Being robbed of one shot wouldn’t be such a big deal in most cities. But in D.C., it’s another blow to a vestigial film industry that can’t really afford it. It’s already more expensive and more of a hassle to film in the District than in nearby cities like Charlottesville or Baltimore; with technology good enough to patch a Washington Monument or Lincoln Memorial into a background, perhaps a real shot won’t be worth the trip. Even before the latest change, film after film and show after show “set in Washington” actually shot most scenes somewhere else

Mayor Vince Gray has tried to fix this, paying personal visits to studio executives in New York and Los Angeles touting the District’s other picturesque backdrops. It hasn’t wooed any more productions our way, because it can’t: The things that would really make a difference for film in the District require promises Gray just can’t make.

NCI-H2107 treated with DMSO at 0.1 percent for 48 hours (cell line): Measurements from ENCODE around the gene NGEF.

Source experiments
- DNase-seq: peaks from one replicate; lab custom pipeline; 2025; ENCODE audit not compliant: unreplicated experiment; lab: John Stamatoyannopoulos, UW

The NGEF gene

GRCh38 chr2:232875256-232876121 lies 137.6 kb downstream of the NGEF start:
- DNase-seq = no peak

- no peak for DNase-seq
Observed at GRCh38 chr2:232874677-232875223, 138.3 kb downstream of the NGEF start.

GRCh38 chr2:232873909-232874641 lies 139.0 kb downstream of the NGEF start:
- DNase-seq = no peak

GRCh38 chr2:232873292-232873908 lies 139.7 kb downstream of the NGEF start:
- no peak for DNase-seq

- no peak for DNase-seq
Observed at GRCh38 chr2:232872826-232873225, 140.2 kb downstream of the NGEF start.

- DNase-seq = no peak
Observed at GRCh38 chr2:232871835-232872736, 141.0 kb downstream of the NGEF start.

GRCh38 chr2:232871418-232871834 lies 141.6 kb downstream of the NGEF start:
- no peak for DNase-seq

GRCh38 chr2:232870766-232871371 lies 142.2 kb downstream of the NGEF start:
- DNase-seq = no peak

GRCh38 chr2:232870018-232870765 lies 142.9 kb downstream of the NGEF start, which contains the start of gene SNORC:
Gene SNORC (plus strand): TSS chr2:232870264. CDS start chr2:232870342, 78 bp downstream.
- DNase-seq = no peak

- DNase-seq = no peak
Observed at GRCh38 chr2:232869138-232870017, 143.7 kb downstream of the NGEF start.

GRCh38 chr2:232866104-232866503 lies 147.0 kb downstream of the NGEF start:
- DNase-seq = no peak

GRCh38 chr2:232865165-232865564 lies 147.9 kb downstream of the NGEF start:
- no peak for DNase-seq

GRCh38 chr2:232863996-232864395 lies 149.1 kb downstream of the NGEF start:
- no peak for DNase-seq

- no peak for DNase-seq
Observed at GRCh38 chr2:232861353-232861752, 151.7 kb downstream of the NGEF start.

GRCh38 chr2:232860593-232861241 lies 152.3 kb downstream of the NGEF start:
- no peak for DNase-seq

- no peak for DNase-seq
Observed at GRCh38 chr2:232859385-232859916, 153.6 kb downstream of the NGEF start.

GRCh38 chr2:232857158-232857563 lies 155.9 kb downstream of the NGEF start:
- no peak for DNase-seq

* * *

Even with access to Union Square, the District’s monumental core—which, according to location managers, is pretty much the only place where studios want to shoot anyway—is no filmmaker’s playground.

Each site has its own rules. The Jefferson and Lincoln memorials and Washington Monument all have restricted areas that cameras can’t enter. You can get permits for the grassy part of the Ellipse, but can’t put anything tall on it, like a camera on a crane. You can’t film on the sidewalk of Pennsylvania Avenue in front of the White House, since that’s reserved for rallies and protests, but you can film on the street, which is owned by the District. You can’t park film trucks by the memorials, and parking along streets controlled by the Capitol police is first-come-first-served—film studios can’t reserve it ahead of time.

To make matters worse, you’re not even dealing with the same government everywhere. Some locations fall under the jurisdiction of several police forces at once and require permits from multiple agencies, all of which have to be cleared again if your schedule changes. And filmmakers don’t have much help in navigating all that red tape: The feds have nobody detailed to facilitate the process.